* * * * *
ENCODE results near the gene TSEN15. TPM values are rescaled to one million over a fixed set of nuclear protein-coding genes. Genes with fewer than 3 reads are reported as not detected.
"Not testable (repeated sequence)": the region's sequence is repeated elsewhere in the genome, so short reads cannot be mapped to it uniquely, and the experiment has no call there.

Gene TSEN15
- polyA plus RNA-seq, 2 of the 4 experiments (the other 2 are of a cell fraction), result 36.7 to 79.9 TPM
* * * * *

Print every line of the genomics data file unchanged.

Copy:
ENCODE results near the gene TSEN15. TPM values are rescaled to one million over a fixed set of nuclear protein-coding genes. Genes with fewer than 3 reads are reported as not detected.
"Not testable (repeated sequence)": the region's sequence is repeated elsewhere in the genome, so short reads cannot be mapped to it uniquely, and the experiment has no call there.

Gene TSEN15
- polyA plus RNA-seq, 2 of the 4 experiments (the other 2 are of a cell fraction), result 36.7 to 79.9 TPM